Techniques and strategies will do very little if you don’t understand that your feelings come from your thought in a moment and our experience of life is changing moment by moment as our thoughts change. We can have a different relationship to our thinking – we can either buy into it and get entranced by it or we can have perspective and be more present. Let’s say your child threw rubbish on the floor (even though so many times you explained that we throw rubbish in the bin) and you are upset. Thoughts like these can pass through your mind: “Why did they do it again? I must be a really lousy parent since I cannot discipline them. Why is he so mean? What will his grandparents say when they come to visit and they see this behaviour? How terrible will it be when she’s a teenager” (or any other version of judgemental and worried thinking).  You can take your thoughts really seriously and feel bad, perhaps yell at your child or sulk or worry. Or you can be present in the moment – you understand that you are thinking insecurely and that this is making you upset.

This awareness creates some space between you and your thoughts and it gives you the freedom not to act on them. The rubbish on the floor has no power whatsoever to make you feel anything, just your thoughts do. You take a nice deep breath and allow your mind to settle. You feel calmer, you see more clearly and from this state of mind you know much better how to handle the situation. What to say and how to say it will come more easily… and it will be spot on-because you are present and responsive to the moment.

People, especially children, don’t respond to our words but to the feeling from where the words came. It is much easier to work out problems from a lighthearted feeling whether you are dealing with a toddler or with a teenager. Thinking harder when you are upset or worried will not give you helpful answers. You can hear your wisdom when you allow the noise of your thinking to settle.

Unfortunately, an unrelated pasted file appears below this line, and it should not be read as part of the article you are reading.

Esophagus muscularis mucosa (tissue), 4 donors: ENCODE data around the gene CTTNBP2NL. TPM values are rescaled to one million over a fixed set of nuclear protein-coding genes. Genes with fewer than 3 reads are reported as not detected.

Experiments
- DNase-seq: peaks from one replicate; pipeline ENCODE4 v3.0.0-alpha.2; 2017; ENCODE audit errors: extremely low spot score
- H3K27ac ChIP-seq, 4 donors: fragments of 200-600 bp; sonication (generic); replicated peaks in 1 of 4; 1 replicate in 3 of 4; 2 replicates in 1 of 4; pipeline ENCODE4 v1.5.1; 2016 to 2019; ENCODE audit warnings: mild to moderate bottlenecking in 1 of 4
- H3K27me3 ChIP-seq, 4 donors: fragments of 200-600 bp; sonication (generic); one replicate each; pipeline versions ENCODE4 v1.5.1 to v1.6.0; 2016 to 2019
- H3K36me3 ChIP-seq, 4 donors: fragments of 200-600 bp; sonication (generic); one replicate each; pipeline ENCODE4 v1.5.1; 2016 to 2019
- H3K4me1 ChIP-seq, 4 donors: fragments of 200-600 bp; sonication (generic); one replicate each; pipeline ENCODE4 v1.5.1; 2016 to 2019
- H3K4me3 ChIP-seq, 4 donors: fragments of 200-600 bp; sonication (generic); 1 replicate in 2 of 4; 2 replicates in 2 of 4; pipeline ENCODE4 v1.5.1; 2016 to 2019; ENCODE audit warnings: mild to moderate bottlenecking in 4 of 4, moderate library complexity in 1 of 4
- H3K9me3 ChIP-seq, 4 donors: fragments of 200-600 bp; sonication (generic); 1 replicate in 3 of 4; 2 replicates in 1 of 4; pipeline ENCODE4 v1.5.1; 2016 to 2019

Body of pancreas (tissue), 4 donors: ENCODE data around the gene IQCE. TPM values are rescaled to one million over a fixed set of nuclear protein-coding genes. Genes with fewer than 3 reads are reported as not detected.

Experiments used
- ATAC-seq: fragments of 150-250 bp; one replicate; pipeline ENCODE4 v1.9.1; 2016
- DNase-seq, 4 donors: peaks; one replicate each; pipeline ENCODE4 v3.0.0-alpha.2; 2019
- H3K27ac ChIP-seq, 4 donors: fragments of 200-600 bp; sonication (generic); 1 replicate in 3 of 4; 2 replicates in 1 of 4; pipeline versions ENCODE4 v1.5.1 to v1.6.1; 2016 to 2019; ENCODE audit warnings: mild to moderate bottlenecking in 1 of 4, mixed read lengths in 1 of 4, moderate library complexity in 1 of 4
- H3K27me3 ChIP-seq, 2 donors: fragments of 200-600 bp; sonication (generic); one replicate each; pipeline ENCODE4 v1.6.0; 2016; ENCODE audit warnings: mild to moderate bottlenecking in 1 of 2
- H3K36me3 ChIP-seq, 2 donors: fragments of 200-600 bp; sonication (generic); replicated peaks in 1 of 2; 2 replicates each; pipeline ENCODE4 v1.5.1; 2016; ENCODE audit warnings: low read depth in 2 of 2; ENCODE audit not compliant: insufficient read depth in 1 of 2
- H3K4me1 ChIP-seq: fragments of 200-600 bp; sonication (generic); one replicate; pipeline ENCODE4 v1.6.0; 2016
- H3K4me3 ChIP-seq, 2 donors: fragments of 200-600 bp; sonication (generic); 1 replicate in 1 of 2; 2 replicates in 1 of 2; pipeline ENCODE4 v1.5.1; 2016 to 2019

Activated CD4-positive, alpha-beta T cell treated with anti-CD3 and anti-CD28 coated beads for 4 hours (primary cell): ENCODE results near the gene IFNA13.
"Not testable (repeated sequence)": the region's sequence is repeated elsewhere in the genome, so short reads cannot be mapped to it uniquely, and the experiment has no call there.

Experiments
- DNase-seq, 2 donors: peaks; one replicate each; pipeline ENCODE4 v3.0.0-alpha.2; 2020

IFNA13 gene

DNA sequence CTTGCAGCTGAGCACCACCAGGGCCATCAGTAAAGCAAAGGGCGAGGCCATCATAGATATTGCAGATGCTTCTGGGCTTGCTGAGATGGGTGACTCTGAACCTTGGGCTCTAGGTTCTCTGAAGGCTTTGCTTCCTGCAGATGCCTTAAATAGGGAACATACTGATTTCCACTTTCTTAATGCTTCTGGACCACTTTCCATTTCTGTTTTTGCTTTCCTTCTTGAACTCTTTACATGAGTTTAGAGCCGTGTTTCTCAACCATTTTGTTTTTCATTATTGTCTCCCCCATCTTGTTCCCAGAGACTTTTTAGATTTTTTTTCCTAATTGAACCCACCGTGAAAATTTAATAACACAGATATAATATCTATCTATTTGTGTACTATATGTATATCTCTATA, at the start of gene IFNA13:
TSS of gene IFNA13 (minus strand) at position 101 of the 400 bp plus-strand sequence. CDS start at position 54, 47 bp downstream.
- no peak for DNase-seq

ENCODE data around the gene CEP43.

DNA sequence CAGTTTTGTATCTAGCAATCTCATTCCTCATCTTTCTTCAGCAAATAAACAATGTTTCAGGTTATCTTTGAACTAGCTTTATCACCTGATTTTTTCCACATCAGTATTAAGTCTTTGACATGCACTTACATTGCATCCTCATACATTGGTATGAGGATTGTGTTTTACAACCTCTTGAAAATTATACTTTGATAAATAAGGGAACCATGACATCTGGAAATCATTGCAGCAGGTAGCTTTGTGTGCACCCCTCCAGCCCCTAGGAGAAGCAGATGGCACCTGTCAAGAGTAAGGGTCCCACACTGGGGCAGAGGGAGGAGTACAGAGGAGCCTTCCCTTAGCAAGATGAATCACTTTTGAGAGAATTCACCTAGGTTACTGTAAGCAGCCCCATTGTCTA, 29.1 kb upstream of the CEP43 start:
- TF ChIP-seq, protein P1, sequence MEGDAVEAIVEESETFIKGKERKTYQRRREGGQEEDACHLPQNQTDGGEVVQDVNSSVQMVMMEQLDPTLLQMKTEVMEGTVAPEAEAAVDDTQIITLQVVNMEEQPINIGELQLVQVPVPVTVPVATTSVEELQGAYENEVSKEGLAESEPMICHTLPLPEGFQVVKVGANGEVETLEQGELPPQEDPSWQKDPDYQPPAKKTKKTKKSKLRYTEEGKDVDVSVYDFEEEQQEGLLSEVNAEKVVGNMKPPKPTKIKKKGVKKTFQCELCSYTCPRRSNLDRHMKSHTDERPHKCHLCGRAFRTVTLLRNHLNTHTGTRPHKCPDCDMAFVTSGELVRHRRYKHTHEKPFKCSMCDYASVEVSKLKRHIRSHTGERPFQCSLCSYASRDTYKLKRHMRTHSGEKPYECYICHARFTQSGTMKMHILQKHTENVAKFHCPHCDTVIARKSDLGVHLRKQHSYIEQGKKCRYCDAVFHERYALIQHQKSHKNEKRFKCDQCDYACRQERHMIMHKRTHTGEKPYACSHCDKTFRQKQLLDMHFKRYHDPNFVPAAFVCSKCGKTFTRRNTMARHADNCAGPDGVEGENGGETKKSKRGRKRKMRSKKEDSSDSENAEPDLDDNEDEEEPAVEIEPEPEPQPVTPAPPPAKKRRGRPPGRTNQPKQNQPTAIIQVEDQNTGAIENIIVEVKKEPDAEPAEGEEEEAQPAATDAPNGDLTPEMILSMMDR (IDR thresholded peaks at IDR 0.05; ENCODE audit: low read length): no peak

We will continue this parenting #AskTheExpert with Karolina next week, where she will talk about trusting your parenting instinct… So, stay tuned!

Episode 3 of the parenting series. Very often the reason why we struggle to implement a change is that we aren't totally clear that the change is right for us at given time. In such situations it is helpful to stop pushing and allow ourselves some space around the issue. Once clarity emerges, changes, even challenging ones, go much more smoothly. I share a story about Aliki's sleeping arrangement to illustrate it. Enjoy and feel free to get in touch with me with any questions, reflections or stories to share

Posted by Karolina Magdalena Gladych on Saturday, 23 September 2017

Karolina Gladych is a psychologist, a trainer and a transformative coach. Since 2007 she has been working extensively with educators, leaders, parents and clients from all walks of life from all over Europe. Karolina especially loves working with women who want to reconnect with their inner strength and wellbeing, live with a deep sense of joy and ease and successfully create something unique and meaningful in their personal or professional lives. In September 2017 Karolina started her Parenting with Ease video series that can be found on her website http://www.karolinagladych.com/parenting-with-ease.

You can find out more about Karolina’s work here: